Gov. Brad Henry says he is going to the Cotton Bowl to watch Oklahoma State University but is undecided about going to see his alma mater play next week in the Sun Bowl.
“We’re definitely going to the Cotton Bowl, but because of the holidays and family (being) home we don’t know if we’re going to be able to make it to both bowls,” said the state’s First Fan. “The Cotton Bowl is easier because it’s a three-hour drive; the Sun Bowl – we’ve got to get some alternative transportation.”
The University of Oklahoma tackles the University of Oregon in the Brut Sun Bowl in El Paso, Texas.…
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The numbers released by State Treasurer Scott Meacham this morning aren’t pretty. But it’s not the worst in the country, he says.
With budget cuts in place and transfers, state leaders still have to find an additional $450 million to balance the budget by June 30, when the fiscal year ends. Those numbers still need to be approved by the Board of Equalization, which meets tomorrow.
State leaders have committed to restoring funds to an account that pays for education reforms that has also seen its collections drop off.…
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State Treasurer Scott Meacham’s press briefing this afternoon has been rescheduled.
Meacham is expected to meet with media at 10:30 a.m. Monday. The Board of Equalization’s meeting has also been rescheduled.
The meeting will now be Tuesday afternoon, instead of Monday. The board will approve estimates for revenue collections that the state’s budget will be based on. Actual collections were 25 percent lower than estimates for November. State agencies are now seeing a 10 percent cut to their montly allocations to make up the difference.…
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Cold winters might not be a lot of fun to endure, but wintry mix could mean more cash for Oklahoma.
Natural gas prices jumped Thursday due to short supply. For folks in Oklahoma, that’s music to our windswept ears. The Energy Information Administration said the country’s supply dropped by 207 billion cubic feet last week.
Maybe that little glimmer of good news will temper the bad news state agencies received earlier this week that their monthly allocation will be cut by 10 percent after the revelation that Oklahoma is the state with the largest percent budget gap.…
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So far, 20 states have gaps in excess of 5 percent of their general fund budgets, and five of these states have gaps greater than 10 percent. The largest shortfalls are in Oklahoma (18.5 percent) and Arizona (18 percent).
I took a look at the budget report from the National Conference of State Legislatures. It’s official. Oklahoma has the largest budget gap. The group surveyed state officials from across the country. Some states are already seeing a rebound from the economic crunch.…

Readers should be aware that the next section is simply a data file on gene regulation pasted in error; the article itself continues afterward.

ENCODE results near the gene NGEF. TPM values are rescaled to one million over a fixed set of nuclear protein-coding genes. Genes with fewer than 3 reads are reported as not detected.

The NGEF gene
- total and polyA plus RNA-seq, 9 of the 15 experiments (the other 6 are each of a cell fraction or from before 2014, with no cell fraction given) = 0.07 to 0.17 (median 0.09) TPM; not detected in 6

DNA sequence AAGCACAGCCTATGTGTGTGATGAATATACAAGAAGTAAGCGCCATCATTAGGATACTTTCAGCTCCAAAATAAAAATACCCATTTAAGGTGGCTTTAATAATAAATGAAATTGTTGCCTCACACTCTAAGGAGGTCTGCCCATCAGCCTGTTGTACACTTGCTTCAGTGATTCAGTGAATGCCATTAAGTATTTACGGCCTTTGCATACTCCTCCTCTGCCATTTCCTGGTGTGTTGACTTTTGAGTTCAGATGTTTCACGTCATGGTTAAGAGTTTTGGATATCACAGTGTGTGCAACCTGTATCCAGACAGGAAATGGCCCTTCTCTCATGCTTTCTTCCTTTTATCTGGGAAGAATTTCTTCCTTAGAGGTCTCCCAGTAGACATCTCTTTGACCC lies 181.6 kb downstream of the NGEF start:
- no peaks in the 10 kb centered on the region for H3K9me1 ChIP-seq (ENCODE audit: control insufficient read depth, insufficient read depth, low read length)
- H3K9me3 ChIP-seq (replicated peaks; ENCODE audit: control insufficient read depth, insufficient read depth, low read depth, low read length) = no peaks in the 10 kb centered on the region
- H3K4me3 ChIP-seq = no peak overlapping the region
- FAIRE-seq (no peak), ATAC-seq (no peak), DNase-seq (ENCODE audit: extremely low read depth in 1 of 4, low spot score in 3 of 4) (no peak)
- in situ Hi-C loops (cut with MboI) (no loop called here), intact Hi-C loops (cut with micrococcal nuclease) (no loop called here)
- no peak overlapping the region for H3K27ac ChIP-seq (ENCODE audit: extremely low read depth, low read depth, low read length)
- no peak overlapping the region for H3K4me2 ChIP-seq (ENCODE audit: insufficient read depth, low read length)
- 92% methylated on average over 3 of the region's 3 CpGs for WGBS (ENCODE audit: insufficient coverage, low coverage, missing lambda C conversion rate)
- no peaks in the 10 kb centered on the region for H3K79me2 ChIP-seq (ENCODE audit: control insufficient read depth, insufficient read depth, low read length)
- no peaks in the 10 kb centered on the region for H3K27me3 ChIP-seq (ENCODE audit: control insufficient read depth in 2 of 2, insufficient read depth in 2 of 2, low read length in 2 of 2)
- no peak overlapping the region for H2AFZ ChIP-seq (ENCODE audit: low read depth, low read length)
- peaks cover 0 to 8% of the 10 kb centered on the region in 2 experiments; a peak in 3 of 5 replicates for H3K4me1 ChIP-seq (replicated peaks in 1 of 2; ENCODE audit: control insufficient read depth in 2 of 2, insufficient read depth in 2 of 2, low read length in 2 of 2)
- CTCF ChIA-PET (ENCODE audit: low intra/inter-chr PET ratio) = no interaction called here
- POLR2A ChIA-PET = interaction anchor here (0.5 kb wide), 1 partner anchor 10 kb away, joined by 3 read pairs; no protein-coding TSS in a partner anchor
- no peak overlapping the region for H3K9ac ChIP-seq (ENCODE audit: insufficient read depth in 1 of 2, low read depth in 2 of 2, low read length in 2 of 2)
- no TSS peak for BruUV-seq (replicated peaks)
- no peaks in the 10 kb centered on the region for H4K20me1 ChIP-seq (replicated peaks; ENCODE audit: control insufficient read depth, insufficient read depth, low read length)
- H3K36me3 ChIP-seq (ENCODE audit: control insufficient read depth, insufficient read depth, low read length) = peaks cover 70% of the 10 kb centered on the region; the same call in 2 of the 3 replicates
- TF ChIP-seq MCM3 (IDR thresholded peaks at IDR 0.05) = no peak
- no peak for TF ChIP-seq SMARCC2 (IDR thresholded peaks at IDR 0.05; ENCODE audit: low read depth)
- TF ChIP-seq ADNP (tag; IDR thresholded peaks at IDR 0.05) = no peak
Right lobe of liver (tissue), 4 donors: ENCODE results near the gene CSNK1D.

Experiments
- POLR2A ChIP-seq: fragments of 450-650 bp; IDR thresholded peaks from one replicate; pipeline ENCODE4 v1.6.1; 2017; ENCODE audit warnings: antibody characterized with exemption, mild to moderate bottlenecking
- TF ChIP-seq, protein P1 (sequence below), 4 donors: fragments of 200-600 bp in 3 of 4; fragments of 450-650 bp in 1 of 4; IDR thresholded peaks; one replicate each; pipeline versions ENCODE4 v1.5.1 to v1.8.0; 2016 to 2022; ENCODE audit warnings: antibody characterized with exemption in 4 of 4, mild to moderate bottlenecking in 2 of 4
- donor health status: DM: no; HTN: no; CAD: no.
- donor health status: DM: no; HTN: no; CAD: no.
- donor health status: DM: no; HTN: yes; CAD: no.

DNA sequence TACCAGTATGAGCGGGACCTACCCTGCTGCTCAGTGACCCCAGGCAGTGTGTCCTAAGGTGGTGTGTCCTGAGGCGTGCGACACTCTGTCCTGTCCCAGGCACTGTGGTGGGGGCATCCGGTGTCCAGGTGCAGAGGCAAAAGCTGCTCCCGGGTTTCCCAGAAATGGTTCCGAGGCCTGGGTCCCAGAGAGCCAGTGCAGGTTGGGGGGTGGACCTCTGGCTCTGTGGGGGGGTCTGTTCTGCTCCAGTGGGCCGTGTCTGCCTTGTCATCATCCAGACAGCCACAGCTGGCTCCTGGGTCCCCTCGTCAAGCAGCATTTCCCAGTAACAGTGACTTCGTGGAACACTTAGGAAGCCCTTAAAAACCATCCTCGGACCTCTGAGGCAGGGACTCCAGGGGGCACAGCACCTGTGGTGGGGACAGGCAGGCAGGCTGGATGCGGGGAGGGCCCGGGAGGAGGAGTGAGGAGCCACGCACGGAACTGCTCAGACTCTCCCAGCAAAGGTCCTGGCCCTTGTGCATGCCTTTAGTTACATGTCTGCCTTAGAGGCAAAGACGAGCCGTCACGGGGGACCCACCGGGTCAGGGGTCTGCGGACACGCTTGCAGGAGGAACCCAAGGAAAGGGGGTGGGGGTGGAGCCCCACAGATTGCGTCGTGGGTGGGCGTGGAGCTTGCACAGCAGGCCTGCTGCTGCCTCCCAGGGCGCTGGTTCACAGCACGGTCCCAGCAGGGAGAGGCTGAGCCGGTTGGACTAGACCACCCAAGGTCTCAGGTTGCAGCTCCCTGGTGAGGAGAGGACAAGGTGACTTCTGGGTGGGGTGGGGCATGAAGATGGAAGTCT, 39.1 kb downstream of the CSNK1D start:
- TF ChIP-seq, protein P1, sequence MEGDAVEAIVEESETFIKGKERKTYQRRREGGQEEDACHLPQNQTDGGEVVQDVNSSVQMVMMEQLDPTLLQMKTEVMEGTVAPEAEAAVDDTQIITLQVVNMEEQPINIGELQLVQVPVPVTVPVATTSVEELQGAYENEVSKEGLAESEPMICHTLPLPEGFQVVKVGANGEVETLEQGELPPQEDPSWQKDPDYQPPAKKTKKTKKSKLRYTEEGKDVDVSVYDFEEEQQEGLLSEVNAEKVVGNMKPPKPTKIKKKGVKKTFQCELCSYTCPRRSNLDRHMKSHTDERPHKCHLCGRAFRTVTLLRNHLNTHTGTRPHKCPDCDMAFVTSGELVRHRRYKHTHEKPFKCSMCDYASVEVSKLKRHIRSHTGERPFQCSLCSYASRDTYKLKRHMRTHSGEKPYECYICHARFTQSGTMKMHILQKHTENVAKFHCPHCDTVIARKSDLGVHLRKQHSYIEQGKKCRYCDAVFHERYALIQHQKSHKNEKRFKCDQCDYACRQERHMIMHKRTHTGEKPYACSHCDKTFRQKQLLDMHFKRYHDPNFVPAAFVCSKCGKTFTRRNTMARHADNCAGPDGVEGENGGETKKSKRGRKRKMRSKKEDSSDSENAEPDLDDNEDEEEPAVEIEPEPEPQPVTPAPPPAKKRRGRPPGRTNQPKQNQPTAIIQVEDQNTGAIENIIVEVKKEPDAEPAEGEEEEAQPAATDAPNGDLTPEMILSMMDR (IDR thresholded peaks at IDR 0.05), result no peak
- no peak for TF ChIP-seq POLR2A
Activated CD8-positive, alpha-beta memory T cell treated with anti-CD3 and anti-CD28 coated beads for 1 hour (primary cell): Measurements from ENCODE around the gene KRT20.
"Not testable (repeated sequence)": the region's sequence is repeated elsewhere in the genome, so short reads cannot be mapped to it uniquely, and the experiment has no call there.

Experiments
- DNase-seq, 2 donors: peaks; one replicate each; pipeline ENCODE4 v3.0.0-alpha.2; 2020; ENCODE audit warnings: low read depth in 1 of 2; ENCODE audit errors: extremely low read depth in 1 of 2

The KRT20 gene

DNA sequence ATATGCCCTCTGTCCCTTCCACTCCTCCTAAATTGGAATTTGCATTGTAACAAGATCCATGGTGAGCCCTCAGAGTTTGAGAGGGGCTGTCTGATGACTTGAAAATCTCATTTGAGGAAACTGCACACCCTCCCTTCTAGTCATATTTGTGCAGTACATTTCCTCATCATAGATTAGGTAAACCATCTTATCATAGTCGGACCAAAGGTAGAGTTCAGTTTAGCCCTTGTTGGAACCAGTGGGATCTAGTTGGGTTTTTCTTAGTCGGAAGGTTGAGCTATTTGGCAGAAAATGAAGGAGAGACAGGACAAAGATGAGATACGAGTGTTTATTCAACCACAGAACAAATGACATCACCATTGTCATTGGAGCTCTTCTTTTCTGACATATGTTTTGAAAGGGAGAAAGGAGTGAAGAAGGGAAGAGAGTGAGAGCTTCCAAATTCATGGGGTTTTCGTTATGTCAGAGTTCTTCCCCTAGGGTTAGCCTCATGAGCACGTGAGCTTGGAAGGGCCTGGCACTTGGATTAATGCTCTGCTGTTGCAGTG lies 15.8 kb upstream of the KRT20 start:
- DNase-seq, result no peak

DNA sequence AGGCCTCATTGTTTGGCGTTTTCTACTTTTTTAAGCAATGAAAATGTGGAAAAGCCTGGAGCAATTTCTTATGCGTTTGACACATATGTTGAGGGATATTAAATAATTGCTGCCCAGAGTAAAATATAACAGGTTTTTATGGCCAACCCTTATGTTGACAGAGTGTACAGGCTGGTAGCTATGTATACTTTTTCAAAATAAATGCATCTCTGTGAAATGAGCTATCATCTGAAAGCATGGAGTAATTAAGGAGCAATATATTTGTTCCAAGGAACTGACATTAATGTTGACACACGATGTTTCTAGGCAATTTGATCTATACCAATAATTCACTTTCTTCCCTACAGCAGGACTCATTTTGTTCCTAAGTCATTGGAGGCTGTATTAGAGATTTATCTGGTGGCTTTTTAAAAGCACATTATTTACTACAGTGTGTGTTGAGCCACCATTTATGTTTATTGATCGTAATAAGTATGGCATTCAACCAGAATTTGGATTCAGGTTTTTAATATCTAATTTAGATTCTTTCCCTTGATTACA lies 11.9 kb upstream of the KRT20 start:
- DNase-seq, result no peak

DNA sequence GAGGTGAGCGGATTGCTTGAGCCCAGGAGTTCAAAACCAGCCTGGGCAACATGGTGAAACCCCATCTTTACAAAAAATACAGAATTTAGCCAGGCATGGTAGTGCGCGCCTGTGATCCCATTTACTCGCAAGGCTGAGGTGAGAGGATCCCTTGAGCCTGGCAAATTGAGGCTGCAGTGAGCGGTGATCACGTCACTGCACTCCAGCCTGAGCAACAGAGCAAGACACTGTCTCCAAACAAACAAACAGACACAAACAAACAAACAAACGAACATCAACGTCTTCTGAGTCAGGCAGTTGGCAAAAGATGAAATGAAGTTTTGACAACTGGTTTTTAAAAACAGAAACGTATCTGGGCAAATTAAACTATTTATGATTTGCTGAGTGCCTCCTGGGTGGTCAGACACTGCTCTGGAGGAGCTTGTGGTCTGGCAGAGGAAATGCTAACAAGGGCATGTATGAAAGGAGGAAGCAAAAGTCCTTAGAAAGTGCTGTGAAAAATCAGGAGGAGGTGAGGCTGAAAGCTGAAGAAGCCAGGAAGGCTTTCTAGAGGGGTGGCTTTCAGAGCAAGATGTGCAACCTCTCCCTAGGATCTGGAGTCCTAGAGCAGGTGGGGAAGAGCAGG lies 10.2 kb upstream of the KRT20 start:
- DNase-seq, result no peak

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Last year, state leaders used to compare Oklahoma’s budget problems to other states and say things like, “It could be worse,” or “We’re fairing better than a lot of other states.”
But it seems that bubble may have burst. An analysis by the National Conference of State Legislatures, Oklahoma and Arizona have the nation’s largest gaps this fiscal year.
Check out the report: http://www.stateline.org/live/details/story?contentId=443036…
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Health insurance for one of the state’s largest employers could change under proposed legislation that will likely be considered when the Legislature convenes next year.
An independent firm evaluating the state’s system of providing health insurance said the state doesn’t take advantage of cost savings that could come from a more competitive system. The report, adopted by the State Employee Health Insurance Review Working Group on Tuesday, also recommends combining the Employees Benefit Council and the Oklahoma State Education and Employees Group Insurance Board.…
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Now it’s back to the grindstone, so look for frequents posts on this blog again. I know, it’s the holidays and government is winding down its work for the year. However, much of the hard work for lawmakers remains. The budget. Yes, in these halls it is a four letter word.
Revenue figures from last month will be released tomorrow.…
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The Veterans Affairs Department has not cut any services yet, but they may not be avoided if deeper budget cuts are order, an agency official told legislators.
The department has been to use carryover money and will delay filling certain positions to make up the required 5 percent cut in state appropriations, said Steven Diffee, the agency’s program administrator for finance.
The department is holding nonnursing positions open for a longer period before filling them, he said Thursday.
Deeper cuts probably would result in reducing services, which eventually could lead to closing one of the state’s seven veterans centers, Diffee said.…
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The governor for a couple hours Tuesday was second fiddle at the state Capitol.
More than 1,000 children from across the state showed up at the Capitol to decorate 42 small artificial Christmas trees scattered throughout the Capitol.
The highlight for most was Santa coming by to take a look at their trees and to have him pose with them for a picture with each class.
But at least one child, Emerson Hagy, 5, a kindergartener at Clegern Elementary School in Edmond, was looking forward to seeing Gov.…
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